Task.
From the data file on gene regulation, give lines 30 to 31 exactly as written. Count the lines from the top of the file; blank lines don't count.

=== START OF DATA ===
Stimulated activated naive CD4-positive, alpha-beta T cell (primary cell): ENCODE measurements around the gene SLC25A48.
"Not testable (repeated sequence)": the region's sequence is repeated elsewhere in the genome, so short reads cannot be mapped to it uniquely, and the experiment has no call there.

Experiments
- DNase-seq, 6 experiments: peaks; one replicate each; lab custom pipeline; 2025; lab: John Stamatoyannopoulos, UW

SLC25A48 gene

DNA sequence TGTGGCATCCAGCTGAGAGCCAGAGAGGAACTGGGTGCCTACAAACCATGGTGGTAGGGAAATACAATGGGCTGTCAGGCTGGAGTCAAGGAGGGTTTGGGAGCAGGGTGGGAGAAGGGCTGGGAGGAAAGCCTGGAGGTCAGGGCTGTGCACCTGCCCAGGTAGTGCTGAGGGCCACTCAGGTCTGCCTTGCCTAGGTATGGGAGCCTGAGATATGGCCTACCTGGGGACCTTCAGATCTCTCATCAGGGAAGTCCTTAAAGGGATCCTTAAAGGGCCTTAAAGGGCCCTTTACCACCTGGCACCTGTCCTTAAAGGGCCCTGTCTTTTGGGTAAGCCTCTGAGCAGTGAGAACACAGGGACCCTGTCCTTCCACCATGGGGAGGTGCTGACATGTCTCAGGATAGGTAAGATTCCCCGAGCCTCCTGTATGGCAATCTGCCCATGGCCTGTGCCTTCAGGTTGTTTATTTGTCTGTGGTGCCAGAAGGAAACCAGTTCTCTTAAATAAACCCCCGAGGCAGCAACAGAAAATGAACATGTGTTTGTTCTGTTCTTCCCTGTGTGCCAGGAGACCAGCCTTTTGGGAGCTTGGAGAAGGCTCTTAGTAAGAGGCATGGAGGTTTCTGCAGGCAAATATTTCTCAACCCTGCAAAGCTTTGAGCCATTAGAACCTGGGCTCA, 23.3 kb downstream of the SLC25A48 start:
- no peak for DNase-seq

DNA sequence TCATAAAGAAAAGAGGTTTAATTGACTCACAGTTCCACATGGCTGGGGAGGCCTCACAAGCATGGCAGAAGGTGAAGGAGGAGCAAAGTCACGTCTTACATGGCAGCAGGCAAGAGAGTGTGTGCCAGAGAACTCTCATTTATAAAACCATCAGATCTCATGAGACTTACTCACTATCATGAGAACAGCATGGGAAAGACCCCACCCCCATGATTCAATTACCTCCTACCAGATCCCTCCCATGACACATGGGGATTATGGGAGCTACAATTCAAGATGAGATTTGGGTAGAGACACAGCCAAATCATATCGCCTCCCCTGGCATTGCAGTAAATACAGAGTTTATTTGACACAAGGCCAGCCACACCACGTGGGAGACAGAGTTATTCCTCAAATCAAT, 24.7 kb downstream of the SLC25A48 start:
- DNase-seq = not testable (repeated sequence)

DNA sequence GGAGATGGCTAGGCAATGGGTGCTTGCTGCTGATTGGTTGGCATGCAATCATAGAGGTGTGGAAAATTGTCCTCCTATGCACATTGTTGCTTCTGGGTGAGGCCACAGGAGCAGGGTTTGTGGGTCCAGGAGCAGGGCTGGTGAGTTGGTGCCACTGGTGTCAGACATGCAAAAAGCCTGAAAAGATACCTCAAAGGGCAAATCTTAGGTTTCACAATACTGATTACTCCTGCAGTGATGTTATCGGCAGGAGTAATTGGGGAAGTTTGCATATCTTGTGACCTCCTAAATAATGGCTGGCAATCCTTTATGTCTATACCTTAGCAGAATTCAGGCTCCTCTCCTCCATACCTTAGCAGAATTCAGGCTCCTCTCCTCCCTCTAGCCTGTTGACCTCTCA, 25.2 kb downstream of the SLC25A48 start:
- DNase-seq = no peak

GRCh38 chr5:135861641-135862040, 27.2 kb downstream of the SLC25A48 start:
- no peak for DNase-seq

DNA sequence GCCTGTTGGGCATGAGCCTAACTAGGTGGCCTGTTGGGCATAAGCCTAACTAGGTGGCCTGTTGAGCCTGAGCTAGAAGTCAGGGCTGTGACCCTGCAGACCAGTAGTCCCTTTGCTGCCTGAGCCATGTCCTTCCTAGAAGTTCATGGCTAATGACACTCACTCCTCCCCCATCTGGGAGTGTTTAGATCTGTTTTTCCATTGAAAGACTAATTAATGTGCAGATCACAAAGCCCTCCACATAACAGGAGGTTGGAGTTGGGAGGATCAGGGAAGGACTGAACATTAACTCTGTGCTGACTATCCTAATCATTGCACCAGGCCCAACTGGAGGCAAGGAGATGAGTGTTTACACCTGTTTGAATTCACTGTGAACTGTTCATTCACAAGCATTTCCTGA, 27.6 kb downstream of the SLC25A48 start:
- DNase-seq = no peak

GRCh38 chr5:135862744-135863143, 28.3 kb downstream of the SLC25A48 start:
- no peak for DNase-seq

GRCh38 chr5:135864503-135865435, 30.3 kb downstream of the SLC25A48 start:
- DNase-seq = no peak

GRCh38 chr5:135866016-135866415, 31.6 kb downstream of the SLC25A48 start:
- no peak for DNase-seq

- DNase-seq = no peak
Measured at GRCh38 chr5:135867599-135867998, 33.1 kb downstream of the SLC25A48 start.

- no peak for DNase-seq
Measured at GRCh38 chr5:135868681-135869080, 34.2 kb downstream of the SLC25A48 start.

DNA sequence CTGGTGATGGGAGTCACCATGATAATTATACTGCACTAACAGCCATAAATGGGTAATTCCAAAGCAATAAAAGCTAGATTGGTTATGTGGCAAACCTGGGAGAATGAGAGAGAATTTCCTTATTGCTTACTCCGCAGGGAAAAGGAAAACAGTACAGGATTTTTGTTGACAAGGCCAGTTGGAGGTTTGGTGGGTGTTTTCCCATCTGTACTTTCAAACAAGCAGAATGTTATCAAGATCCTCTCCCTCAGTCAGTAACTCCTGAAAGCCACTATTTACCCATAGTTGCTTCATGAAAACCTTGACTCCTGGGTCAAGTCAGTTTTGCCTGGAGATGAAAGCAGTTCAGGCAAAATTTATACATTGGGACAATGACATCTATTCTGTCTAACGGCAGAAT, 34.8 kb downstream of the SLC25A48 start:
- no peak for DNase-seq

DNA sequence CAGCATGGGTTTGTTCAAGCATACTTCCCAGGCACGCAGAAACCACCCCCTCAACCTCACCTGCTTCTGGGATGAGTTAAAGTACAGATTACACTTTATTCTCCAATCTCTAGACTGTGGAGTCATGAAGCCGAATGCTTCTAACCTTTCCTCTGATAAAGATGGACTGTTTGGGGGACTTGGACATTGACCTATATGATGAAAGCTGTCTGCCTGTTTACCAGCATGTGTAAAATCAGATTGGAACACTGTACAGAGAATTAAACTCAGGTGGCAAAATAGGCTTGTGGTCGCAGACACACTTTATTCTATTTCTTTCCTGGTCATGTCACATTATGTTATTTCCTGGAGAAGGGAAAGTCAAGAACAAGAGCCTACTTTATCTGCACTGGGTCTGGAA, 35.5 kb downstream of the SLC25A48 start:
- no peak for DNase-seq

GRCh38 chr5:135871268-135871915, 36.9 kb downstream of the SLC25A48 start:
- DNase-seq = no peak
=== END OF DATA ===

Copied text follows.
GRCh38 chr5:135871268-135871915, 36.9 kb downstream of the SLC25A48 start:
- DNase-seq = no peak